1 - Preparation of the mediation

All in the conflict involved persons and groups (stakeholders) have to be identified. A comprehensive understanding of the conflict has to be achieved at all involved, by bilateral discussions. The participants to the mediation have then to be identified and appointed/selected/elected, and the methodology of mediation has to be determined. The mediator has to be appointed. The possible/adequate scope of negotiation has to be determined and agreed by the parties as a precondition of the mediation. Regular intense communication with the involved parties is the key!


2 - The initial phase of mediation

In the initial phase of the mediation, the frame of problems to be solved should be determined according to the identified scope of negotiations. It is then necessary to plan the mediation process as well as to agree on or at least to determine the goals of the mediation, together with all participants. Regarding the big public interest in the issue, the planning should consider not only the agenda, the mediation steps and the timeframe, but also rules on the do’s and don’ts about the handling of the public affair and media. This initial phase of mediation can provide a kind of common ground (regarding the mediation) between all involved parties, which in fact is very important for a positive progress and success of the mediation.


3 - The main negotiations

In this third phase of the negotiations four main tasks should be fulfilled:

- Finding out of the participant's interests (if possible also hidden agendas). At this moment it is -, especially in intercultural context! - very important to distinguish between interests and officially communicated or shown positions.
- Additional needed information should be identified, procured and made available (eventually appraisals/studies to be given in order)
- The different options for solutions should be determined. Appropriate criteria to each option have to be specified.
- Collecting ideas and compiling action lines, which all parties can – fully or partly – agree with or at least do not fully reject.


4 - The solution finding phase

In this phase, the participants – under the lead of the mediation’s moderator(s) – should try to distinguish fields of problems which possibly can be solved by consensus from problems which contain still conflict potential. For the latter kind of problems, the parties should try to find reasonable compromises. Common decisions have to be taken and the way of their realisation has to be discussed and determined.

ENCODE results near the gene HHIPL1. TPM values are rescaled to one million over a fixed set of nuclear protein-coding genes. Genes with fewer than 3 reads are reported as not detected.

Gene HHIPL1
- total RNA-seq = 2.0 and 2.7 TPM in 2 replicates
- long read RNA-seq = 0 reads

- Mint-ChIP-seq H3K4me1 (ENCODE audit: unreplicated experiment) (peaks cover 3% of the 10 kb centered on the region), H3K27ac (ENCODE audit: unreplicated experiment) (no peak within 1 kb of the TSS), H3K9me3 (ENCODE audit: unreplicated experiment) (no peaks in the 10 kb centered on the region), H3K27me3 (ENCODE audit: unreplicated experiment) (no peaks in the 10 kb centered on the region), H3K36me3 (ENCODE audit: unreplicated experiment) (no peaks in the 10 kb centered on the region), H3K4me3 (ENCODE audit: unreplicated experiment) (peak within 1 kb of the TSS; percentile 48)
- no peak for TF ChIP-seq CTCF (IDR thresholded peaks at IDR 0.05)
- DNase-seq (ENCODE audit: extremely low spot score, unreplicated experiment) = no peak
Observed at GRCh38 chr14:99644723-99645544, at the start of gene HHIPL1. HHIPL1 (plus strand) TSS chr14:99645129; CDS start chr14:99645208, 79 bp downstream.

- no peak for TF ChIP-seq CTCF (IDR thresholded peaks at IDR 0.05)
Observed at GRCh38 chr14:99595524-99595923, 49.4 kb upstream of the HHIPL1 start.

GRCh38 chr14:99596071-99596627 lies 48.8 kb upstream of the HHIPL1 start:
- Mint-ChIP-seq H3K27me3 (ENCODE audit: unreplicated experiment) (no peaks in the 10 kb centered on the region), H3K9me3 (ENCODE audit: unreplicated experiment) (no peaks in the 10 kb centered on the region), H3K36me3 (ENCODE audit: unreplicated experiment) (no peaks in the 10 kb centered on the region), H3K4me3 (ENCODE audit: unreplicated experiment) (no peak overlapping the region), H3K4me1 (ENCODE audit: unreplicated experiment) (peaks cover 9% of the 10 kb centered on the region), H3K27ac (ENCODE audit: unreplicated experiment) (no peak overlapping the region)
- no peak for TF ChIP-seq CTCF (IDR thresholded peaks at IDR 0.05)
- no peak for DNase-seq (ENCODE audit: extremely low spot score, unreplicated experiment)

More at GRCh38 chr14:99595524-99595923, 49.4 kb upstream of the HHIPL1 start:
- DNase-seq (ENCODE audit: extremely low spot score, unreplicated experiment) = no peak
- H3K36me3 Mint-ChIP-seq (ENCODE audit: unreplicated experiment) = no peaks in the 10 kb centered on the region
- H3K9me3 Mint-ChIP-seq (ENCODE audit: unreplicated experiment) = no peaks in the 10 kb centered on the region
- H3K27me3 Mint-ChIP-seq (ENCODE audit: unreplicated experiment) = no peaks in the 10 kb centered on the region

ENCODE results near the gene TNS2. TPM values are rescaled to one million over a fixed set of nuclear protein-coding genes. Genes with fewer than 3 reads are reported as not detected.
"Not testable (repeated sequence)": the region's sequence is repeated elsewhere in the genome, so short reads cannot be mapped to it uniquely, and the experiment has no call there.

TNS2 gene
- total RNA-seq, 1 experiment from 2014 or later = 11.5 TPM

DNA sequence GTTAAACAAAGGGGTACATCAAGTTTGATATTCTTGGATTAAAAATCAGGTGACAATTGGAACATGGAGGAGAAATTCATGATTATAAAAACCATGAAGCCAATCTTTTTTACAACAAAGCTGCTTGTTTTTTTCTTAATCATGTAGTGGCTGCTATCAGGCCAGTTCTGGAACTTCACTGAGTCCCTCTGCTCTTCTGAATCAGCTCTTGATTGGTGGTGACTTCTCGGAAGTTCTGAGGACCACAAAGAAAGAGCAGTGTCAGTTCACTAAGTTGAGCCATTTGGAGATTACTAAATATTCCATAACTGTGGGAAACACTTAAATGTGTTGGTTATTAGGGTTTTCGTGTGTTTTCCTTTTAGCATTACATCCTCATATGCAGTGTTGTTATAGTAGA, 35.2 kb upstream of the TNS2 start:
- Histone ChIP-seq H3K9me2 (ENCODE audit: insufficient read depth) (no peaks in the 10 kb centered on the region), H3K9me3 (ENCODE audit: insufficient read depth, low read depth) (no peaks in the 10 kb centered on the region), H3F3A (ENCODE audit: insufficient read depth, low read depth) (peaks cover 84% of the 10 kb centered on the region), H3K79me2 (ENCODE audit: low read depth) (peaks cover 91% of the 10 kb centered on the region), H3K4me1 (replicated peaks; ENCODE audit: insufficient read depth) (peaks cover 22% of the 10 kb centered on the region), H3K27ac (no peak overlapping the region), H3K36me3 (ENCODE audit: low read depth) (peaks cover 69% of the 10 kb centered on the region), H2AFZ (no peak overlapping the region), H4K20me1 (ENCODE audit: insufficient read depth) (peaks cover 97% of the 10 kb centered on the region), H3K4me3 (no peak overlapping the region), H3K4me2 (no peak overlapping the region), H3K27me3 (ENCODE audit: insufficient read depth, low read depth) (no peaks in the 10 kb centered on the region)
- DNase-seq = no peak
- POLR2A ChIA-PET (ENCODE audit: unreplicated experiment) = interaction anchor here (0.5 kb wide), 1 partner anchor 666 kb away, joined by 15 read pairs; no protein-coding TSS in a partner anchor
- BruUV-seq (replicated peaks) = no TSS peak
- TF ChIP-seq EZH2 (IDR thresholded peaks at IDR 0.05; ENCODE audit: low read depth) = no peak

5 - The realisation and guarantee of the agreed solutions

Step five is the after-mediation phase. If the participants agreed on a coaching or supervision through the realisation process after the mediation, then this has to be done and guaranteed by appropriate steering - tools like regular bilateral discussions, controls and reports.


Possible Resolution

Since the age of enlightenment in a big part of Switzerland church and state are separated by law. This means, that we are living in a secularised, but nowadays at the same time more and more multireligious society. On the other hand, our society is shaped by Christian religion since long as well as by specific cultural elements. Just to accept the demands of the M in the case above without any limits, this would harm thus a lot of C.

A constructive agreement to solve the conflict could contain the following two main decisions:

1 – M children (but also other children if requested) can get dispensation of religious celebrations (and other religious instructions in school) if requested by their parents formally 2 – Other religions besides of Christianism will be integrated into the school teaching, to promote understanding, and to reduce fears and prejudices.



To close this short paper, I would like to give into consideration, that any found solution to this and other cases have a political component. On one hand, a mediation never can obligate or even reach people who intentionally promote the discord between religions (and ideologies, ethnics etc.). Groups of specific interests, troublemakers or fundamentalists of all colours (C, M, others) cannot be stopped only by a mediation (but mediation can help to create a better general „climate“). Even, also the best result, the most legitimated compromise found in a mediation can be misused by such groups to sow new discord and to instigate the different groups against each other, to get final decisions – victory! - in their proper war of cultures; as mentioned in the first sentence of this short paper.